Politics and Secrets in Palm Springs, California – by Julia Szromba

February 12, 2013 in Blog by Cindy-Bandle-Young-Critics

The Goodman Theatre’s ‘Other Desert Cities’ explores family and truth with remarkable success

For anyone looking for well-crafted and imaginative new play, Other Desert Cities, which recently opened at the Goodman Theatre, will not disappoint.

The description for Jon Robin Baitz’s play makes you think you’ll be seeing “Keeping up with the Kardashians” meets the Reagan family. While true in some aspect, this play, directed by Henry Wishcamper, is about so much more than just one famous and politically involved family’s drama.

This fast-paced story will make you gasp, laugh and question the unspoken laws that govern family, as well as the definition and limitations of truth. Full of secrets, deception, humor and political satire on both ends of the spectrum, this play actually seems to have something for everyone.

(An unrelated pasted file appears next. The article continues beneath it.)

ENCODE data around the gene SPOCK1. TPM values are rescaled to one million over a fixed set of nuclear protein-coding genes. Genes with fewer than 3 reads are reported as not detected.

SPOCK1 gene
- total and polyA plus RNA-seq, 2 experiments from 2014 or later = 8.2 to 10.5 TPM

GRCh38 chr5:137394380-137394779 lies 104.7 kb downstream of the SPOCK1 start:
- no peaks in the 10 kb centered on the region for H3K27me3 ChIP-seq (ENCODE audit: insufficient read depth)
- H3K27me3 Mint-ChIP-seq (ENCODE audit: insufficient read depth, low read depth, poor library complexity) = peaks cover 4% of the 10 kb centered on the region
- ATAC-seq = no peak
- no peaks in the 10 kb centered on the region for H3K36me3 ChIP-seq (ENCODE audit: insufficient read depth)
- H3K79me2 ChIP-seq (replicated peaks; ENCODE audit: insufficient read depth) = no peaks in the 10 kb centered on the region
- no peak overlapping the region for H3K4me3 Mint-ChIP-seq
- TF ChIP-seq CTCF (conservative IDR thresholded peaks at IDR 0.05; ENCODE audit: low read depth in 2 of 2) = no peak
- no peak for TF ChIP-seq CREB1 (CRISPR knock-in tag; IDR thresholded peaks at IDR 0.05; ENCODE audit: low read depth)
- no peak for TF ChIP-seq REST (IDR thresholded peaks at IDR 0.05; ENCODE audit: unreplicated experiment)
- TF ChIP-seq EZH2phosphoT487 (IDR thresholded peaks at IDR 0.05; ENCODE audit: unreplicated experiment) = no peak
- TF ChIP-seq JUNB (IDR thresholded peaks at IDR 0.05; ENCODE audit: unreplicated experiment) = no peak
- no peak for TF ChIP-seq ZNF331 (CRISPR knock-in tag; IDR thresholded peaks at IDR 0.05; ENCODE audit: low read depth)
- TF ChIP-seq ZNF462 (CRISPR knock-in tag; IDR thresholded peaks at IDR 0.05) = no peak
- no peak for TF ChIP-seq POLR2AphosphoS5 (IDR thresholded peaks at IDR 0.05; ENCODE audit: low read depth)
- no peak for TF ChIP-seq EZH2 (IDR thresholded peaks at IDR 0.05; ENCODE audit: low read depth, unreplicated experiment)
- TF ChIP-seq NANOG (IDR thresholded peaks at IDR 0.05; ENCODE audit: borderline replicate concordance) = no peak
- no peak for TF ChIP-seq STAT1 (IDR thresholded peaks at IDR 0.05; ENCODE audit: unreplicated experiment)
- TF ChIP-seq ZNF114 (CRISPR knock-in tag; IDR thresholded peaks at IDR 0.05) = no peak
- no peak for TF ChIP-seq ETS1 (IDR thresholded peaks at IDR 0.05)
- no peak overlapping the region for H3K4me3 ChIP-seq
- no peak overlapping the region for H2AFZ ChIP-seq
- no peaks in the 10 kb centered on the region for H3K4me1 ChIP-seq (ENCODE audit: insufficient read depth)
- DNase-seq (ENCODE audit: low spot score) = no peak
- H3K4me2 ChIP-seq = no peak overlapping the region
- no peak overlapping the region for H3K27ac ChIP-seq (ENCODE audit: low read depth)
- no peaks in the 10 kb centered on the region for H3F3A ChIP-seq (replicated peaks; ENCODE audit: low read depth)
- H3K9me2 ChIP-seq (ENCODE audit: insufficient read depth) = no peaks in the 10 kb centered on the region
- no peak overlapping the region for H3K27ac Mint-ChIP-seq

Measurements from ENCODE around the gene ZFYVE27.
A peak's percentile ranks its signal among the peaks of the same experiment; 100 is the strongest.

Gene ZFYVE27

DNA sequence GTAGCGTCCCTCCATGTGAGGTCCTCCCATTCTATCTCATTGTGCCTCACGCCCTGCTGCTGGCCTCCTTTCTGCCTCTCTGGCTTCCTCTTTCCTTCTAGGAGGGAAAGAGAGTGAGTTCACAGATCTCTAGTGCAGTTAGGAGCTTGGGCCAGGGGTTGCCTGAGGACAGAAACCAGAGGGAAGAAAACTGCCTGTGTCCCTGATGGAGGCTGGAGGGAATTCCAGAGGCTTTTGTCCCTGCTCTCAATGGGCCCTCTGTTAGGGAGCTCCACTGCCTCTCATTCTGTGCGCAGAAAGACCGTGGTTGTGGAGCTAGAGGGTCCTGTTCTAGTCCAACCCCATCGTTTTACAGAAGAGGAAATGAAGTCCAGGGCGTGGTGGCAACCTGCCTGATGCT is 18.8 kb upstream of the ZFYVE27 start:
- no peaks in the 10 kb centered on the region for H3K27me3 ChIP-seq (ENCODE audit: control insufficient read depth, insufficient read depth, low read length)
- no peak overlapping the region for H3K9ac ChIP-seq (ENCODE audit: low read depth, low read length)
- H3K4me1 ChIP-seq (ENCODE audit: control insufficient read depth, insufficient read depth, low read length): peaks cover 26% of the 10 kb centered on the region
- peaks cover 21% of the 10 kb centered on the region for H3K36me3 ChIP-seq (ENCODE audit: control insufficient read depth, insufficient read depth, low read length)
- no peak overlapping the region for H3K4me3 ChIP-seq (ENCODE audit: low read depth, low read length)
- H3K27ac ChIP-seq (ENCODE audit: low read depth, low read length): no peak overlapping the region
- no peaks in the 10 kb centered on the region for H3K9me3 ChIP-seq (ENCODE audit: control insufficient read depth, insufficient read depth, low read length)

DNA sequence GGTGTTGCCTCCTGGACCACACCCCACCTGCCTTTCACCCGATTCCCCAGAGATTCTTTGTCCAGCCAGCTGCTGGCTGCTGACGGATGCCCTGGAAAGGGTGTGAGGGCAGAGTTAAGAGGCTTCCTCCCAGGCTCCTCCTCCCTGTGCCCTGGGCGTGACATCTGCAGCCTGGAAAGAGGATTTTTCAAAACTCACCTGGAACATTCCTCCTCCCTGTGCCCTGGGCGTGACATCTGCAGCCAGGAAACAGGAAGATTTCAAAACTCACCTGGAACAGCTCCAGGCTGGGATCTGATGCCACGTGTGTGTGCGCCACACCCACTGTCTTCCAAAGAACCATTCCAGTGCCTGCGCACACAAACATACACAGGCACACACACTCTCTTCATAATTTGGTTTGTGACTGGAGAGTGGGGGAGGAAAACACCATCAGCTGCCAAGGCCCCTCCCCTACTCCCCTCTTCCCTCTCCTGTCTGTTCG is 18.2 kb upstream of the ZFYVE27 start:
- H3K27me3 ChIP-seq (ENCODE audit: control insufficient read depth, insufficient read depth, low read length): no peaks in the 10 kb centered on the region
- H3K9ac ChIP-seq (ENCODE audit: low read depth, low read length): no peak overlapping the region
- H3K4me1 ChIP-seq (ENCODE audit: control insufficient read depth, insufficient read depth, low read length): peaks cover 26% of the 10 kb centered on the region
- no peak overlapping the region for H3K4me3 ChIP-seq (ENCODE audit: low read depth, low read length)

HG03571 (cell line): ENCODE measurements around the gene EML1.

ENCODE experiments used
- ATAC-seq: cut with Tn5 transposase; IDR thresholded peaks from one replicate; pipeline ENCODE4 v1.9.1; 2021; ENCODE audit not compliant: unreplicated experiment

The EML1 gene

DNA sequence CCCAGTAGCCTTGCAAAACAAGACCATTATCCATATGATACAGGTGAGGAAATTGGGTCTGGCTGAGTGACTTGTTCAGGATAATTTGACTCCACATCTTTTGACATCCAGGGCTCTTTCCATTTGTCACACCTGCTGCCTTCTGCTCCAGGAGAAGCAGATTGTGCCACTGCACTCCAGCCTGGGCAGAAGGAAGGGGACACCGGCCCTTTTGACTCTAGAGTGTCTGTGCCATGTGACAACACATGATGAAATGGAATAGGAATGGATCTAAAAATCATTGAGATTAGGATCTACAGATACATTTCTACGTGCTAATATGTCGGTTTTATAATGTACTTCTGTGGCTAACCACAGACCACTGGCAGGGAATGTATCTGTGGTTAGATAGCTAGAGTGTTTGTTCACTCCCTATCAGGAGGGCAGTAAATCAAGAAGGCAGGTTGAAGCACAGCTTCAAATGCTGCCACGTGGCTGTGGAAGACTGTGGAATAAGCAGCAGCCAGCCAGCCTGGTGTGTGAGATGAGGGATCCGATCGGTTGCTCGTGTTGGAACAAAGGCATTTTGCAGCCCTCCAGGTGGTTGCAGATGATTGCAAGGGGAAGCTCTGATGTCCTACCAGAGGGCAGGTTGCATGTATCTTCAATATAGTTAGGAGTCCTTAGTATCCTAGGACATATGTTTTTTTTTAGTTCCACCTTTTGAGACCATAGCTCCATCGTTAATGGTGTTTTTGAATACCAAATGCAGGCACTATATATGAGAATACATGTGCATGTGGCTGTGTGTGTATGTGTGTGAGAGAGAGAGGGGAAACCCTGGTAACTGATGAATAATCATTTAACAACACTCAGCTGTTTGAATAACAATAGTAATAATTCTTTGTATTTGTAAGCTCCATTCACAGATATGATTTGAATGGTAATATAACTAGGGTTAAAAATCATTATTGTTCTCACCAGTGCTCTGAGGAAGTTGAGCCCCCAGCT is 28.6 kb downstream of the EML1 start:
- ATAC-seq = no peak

The story opens on Christmas Eve 2004 with the Wyeth family gathering in Palm Springs for the holiday. Thomas Lynch’s inventive set design creates the illusion of a mansion’s first floor complete with a fireplace, kitchen sink and a couch, where most of the story unfolds. The windows in the background look out on to trimmed garden hedges and mountains in the distance. You can almost smell the chlorine from the pool, taste the whiskey that each character inevitably drinks and feel the dry desert heat.

The central character is Brooke (Tracy Michelle Arnold), a liberal writer from Manhattan, who comes to her parents’ home with a copy of her latest manuscript, a tell-all memoir about her family. Tensions rise when her parents Polly (the outstanding Deanna Dunagan) and Lyman.

When: Through Feb. 17
Where: Goodman Theatre
Running time: 2 hours and 15 minutes with one intermission